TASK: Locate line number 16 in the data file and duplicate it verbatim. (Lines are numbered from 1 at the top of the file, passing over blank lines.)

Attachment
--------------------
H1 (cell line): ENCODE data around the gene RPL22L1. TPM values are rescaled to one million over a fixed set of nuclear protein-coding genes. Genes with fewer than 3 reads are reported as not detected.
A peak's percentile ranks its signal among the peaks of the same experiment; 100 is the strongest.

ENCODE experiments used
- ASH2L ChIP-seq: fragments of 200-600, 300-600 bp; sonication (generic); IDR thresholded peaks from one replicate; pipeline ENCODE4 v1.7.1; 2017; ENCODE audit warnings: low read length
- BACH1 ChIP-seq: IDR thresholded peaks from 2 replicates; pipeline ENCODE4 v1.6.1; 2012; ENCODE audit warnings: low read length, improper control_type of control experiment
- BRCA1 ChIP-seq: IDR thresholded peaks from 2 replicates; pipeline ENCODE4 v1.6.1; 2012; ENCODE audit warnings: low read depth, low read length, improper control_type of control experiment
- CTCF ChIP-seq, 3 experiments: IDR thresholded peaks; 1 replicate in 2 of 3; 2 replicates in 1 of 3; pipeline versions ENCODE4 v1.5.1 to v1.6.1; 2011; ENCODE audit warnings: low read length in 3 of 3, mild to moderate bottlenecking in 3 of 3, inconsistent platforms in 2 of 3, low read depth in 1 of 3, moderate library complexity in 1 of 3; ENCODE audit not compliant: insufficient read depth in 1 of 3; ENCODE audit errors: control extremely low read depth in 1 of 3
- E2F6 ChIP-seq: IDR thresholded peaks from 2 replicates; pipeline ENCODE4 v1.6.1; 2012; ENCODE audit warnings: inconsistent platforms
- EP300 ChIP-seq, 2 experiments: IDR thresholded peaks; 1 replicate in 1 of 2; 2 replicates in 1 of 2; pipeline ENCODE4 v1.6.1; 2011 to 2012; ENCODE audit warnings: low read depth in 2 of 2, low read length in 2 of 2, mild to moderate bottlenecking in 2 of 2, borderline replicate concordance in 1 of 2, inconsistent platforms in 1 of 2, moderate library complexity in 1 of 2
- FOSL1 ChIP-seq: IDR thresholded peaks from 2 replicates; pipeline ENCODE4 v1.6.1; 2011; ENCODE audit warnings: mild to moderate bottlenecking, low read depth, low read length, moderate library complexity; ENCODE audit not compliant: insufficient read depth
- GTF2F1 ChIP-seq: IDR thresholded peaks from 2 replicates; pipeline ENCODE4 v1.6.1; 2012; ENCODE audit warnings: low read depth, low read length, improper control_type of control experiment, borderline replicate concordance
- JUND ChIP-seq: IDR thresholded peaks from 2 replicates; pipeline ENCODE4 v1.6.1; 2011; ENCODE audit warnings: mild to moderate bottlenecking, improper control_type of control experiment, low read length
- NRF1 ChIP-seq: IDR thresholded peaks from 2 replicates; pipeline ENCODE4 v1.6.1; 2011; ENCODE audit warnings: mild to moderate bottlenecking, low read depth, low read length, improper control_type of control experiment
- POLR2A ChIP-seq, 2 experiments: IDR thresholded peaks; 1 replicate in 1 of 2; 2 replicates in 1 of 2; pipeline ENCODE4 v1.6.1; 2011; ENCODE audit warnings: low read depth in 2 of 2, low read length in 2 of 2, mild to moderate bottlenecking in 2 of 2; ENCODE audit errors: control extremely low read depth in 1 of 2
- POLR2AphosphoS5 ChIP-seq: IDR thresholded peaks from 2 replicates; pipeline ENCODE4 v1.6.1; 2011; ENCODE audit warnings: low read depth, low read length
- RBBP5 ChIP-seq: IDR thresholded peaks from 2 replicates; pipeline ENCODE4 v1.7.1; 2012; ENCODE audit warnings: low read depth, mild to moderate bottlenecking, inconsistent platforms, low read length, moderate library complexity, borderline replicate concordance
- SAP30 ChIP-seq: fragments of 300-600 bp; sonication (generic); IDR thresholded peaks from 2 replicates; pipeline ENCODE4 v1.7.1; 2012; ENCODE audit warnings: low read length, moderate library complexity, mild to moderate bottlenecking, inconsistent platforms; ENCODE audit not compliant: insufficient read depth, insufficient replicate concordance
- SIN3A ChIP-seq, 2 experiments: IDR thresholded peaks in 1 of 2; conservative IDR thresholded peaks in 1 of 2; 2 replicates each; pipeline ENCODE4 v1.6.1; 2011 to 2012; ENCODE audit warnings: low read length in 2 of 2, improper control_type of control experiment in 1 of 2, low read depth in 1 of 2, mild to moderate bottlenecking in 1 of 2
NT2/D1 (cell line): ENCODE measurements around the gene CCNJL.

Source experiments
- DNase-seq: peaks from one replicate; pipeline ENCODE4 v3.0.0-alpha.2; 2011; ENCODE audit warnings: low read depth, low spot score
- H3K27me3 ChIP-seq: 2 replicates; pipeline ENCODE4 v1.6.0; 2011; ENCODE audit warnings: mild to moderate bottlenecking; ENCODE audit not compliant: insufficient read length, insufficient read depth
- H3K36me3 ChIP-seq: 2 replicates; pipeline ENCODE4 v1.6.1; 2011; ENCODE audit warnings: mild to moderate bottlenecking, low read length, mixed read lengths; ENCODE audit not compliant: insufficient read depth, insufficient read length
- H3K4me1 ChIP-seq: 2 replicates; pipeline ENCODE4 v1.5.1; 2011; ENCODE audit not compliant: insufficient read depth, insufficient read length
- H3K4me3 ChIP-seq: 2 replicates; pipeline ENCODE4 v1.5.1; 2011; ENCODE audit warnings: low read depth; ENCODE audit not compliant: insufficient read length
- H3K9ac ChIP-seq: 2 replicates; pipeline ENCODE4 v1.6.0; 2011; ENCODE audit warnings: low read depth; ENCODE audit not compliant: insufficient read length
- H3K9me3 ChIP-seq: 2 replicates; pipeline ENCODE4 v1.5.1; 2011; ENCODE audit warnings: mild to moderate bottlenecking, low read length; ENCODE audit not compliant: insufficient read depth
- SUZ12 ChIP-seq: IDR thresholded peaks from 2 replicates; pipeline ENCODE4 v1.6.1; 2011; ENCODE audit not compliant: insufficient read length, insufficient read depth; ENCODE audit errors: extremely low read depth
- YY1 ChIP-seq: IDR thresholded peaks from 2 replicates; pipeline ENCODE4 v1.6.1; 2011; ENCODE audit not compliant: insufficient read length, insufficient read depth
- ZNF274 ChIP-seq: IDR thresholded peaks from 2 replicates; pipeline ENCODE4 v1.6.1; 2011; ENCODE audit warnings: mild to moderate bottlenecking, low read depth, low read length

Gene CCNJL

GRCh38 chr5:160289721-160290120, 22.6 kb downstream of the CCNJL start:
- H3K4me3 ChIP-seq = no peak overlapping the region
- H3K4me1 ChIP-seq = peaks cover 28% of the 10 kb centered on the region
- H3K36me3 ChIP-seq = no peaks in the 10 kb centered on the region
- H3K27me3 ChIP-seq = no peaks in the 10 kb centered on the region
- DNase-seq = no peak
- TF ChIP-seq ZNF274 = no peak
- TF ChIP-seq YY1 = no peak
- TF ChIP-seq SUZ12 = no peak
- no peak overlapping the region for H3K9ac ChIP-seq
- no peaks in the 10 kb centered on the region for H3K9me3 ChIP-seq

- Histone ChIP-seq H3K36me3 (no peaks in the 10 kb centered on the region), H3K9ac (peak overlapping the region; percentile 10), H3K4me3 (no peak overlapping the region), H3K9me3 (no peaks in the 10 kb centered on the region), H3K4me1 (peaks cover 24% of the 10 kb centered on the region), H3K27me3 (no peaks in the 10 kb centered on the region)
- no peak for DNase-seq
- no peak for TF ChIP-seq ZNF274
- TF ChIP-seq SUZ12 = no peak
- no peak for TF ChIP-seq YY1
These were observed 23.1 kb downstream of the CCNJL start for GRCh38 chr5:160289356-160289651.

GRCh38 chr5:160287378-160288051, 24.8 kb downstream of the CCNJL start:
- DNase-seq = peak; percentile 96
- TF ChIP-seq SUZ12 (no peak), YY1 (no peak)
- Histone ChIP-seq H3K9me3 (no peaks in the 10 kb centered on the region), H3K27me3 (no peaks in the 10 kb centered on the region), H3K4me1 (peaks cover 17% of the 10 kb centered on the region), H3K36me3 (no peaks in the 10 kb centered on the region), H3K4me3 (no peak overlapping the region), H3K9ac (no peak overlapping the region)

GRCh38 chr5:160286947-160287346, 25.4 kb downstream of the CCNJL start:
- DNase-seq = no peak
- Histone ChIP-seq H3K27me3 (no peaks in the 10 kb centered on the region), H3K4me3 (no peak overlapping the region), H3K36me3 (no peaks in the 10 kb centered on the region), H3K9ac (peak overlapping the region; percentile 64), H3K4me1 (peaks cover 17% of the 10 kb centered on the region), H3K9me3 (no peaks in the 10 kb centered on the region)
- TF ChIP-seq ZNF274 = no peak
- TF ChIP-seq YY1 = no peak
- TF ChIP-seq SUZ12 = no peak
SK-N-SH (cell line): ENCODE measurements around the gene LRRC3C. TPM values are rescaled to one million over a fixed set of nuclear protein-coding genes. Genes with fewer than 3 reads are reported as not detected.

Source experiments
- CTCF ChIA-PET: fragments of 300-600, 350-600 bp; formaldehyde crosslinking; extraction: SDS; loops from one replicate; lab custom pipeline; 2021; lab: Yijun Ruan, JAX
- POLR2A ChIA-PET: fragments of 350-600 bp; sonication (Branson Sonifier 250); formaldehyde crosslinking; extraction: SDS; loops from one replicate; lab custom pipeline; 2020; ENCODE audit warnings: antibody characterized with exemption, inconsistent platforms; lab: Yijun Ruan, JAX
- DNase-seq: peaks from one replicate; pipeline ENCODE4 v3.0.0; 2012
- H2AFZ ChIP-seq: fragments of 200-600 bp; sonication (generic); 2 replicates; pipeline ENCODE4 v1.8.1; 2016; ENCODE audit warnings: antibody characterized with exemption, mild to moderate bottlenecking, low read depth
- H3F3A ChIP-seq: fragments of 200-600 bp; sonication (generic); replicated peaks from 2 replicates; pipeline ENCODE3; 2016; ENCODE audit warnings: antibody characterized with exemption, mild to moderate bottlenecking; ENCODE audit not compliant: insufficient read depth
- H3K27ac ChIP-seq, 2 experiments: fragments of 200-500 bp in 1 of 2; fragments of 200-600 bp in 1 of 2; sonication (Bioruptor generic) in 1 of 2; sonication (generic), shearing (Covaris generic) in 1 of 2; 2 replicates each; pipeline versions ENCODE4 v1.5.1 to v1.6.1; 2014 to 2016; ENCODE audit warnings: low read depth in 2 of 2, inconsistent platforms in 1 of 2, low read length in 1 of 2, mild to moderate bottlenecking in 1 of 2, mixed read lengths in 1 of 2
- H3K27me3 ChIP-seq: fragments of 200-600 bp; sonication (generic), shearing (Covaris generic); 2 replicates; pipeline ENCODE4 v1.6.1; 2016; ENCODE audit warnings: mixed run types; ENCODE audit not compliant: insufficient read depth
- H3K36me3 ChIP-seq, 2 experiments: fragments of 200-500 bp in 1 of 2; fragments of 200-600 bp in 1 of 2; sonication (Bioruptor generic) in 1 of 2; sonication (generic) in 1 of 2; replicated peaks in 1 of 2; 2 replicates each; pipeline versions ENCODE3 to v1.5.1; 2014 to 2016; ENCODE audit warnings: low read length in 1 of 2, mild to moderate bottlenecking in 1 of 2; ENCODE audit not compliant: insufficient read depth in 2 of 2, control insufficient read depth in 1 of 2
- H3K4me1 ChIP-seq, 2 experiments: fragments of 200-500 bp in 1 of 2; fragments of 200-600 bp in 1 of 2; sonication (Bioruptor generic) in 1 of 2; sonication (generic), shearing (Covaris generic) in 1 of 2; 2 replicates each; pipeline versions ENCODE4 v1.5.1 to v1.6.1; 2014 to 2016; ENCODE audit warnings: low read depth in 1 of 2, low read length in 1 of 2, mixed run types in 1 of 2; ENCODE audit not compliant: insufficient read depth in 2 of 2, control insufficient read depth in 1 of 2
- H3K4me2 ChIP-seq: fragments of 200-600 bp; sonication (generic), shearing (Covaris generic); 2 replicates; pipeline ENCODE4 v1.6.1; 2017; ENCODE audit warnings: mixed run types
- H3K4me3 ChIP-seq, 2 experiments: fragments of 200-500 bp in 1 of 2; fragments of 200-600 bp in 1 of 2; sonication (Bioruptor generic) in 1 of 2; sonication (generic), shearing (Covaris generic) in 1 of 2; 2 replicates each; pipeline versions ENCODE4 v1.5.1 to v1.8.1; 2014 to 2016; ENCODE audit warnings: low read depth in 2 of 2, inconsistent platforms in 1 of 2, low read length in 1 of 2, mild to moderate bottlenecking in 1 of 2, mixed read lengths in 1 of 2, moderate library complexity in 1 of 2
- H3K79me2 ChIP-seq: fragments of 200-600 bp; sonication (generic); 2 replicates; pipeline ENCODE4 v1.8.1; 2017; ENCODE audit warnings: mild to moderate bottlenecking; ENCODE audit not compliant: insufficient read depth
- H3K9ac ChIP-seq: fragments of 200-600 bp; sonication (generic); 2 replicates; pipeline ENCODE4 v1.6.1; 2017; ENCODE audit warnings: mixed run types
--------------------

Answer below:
- RBBP5 ChIP-seq: IDR thresholded peaks from 2 replicates; pipeline ENCODE4 v1.7.1; 2012; ENCODE audit warnings: low read depth, mild to moderate bottlenecking, inconsistent platforms, low read length, moderate library complexity, borderline replicate concordance